The fisheries' trinity: re-conceptualising New Zealand's inshore fisheries management

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dc.contributor.advisor John Montgomery en
dc.contributor.advisor Basil Sharp en
dc.contributor.advisor Bryan Manly en
dc.contributor.advisor Professor Richard Le Heron en
dc.contributor.advisor Dr Nicolas Lewis en Walshe, Kim A. R. en 2010-02-15T23:45:40Z en 2010-02-15T23:45:40Z en 2010 en
dc.identifier.uri en
dc.description.abstract This thesis is the culmination of 35 years of fisheries management experience shaped by reflections and academic study. While New Zealand is often positioned as an acclaimed success with the development and application of the Quota Management System, this thesis outlines some of the serious flaws that underpin current trajectories. Tensions have been created by the Ministry of Fisheries focusing almost exclusively on developing solutions for New Zealand's fisheries policy and management problems through the commercial sector management regime. The 'command and control' management approach sits uneasily with the 'rights-based' management regime in the commercial fishery and the common property resource management regime in the customary Maori fishery.This study attempts to identify how the management of New Zealand inshore fisheries could be improved by using an integrated approach - a trinity of fisheries (institutions, rights, and governance) to manage all three sectors (commercial, recreational and customary Maori). The international literature provides a narrow view of fisheries policy and management in New Zealand and the discussion is strongly oriented around a limited range of issues - particularly commercial fisheries and a 'rights-based' approach. Drawing on a depth of experience in both central policy development and fisheries management (particularly in the Auckland Fisheries Management Area), four arguments are identified: Firstly, that New Zealand's fisheries management policies for both commercial and non-commercial fisheries management have been largely based on the commercial fishery. Secondly, that the international literature is heavily skewed towards issues and events in the commercial fishery without adequate recognition of the non-commercial (customary Maori and recreational) fisheries. Thirdly, that the three fisheries in the inshore waters cannot be managed effectively unless the management of all sectors is integrated under a common policy and management framework. And finally, that the 'rights-based' focus is faltering because of inadequate and inappropriate institutions and governance. The trajectories of the three inshore wild harvest sectors (commercial, recreational, and customary Maori) are explored, with a particular interest on how they influence and impact on each other. The primary focus of the analysis is the role that institutions, rights and governance play on the management and development of the three sectors. The thesis concludes with a chapter on the current positioning of institutions, rights, and governance within a three-sector trajectory and suggests tentative principles which could be used in New Zealand's inshore wild stock fisheries to build an integrated policy and management. It concludes that New Zealand's inshore fishery requires a re-conceptualisation to a governance approach, based on ecosystem management. A common management approach across all sectors of fisheries can be achieved by incorporating a wider institutional framework than a rights-based approach and moving beyond a focus on harvesting alone. en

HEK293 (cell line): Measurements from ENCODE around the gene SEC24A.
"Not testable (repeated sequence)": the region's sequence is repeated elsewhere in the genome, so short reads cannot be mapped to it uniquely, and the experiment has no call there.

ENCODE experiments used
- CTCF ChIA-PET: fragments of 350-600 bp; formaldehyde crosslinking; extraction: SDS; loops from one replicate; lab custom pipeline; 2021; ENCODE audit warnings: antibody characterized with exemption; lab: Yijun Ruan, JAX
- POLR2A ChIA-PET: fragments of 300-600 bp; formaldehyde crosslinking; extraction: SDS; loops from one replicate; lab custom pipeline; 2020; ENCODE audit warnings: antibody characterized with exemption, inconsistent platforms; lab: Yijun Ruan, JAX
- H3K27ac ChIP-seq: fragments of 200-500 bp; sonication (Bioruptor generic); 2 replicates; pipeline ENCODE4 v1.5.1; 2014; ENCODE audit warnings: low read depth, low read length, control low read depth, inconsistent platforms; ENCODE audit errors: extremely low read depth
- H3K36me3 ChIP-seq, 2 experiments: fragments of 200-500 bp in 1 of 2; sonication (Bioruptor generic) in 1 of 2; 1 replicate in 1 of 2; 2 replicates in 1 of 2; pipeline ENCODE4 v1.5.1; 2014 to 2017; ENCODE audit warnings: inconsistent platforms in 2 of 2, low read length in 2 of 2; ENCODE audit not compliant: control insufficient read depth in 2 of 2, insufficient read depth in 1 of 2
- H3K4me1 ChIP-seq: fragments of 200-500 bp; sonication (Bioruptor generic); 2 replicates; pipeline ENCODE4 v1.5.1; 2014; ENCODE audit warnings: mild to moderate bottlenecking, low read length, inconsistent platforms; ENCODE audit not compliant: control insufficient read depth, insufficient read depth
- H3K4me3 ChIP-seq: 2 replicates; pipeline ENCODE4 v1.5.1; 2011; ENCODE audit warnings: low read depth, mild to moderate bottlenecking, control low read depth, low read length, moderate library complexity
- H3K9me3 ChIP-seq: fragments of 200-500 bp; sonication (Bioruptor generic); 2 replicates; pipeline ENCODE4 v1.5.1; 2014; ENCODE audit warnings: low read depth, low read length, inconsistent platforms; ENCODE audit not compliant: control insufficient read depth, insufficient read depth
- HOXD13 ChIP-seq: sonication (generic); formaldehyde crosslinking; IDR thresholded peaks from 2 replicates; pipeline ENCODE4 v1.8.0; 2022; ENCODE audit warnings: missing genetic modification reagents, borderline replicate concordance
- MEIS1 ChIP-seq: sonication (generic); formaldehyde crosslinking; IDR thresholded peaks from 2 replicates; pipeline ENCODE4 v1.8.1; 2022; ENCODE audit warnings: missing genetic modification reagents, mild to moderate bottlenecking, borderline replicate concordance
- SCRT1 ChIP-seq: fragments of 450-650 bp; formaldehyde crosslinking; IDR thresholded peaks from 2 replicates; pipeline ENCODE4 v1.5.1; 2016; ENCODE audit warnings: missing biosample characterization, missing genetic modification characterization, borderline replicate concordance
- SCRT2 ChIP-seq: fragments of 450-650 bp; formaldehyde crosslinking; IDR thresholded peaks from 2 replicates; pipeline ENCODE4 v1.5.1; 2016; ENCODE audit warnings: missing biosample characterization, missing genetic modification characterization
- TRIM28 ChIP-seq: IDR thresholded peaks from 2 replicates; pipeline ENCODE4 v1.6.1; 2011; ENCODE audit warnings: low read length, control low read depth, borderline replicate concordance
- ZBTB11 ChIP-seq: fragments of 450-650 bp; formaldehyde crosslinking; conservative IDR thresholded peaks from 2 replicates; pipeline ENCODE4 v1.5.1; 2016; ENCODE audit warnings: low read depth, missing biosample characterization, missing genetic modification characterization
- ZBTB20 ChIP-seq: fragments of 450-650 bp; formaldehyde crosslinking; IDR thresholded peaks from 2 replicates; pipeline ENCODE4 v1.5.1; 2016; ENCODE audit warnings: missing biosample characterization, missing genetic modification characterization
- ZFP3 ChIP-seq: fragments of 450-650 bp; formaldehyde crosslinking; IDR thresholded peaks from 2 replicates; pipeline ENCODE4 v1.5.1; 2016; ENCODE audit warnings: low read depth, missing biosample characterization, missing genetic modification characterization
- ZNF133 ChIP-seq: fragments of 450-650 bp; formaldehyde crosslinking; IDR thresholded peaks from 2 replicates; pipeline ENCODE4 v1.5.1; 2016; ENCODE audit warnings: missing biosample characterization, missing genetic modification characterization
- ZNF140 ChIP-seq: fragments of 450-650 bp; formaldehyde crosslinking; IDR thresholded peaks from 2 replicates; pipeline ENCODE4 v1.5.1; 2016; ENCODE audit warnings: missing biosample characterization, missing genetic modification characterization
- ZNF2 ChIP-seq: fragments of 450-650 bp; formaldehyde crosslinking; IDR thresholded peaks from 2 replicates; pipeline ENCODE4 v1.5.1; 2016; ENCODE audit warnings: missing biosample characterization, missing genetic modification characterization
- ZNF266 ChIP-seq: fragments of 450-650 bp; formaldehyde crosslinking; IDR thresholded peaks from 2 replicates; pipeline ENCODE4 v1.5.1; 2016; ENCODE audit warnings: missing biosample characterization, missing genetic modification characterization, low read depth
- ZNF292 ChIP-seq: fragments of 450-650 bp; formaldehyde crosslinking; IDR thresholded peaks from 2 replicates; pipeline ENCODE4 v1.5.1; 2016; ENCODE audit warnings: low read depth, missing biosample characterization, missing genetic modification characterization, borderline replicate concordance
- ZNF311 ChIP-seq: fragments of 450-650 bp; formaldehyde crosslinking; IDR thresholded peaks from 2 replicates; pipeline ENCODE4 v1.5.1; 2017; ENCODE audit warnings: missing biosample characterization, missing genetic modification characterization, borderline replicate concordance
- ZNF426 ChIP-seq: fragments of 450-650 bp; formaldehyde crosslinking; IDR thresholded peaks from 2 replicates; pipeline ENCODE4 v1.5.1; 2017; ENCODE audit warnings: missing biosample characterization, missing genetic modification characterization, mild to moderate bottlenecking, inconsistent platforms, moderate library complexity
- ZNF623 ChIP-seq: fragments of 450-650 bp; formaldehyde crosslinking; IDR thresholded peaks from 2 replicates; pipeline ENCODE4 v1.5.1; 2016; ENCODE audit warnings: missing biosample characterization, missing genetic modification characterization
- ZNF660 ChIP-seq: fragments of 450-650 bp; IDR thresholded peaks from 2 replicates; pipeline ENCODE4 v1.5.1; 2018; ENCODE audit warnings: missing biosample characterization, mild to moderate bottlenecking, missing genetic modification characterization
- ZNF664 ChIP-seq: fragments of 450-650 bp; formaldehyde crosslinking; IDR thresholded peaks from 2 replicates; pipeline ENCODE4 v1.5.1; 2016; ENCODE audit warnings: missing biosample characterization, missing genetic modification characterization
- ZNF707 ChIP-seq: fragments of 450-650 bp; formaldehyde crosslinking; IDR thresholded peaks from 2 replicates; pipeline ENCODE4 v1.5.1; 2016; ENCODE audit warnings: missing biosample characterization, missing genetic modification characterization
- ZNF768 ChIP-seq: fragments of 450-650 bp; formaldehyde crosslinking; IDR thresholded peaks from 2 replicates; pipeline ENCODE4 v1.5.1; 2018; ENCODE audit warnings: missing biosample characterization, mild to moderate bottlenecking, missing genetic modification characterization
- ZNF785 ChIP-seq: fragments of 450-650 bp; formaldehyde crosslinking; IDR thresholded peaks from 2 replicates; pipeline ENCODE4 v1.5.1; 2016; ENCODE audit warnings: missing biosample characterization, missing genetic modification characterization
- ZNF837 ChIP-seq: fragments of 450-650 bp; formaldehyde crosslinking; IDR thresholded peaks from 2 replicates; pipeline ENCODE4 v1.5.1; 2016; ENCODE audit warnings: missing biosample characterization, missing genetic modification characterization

dc.publisher ResearchSpace@Auckland en
dc.relation.ispartof PhD Thesis - University of Auckland en
dc.relation.isreferencedby UoA2002125 en
dc.rights Items in ResearchSpace are protected by copyright, with all rights reserved, unless otherwise indicated. en
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dc.rights.uri en
dc.title The fisheries' trinity: re-conceptualising New Zealand's inshore fisheries management en
dc.type Thesis en The University of Auckland en Doctoral en PhD en 2010-02-15T23:45:40Z en
dc.rights.holder Copyright: The author en

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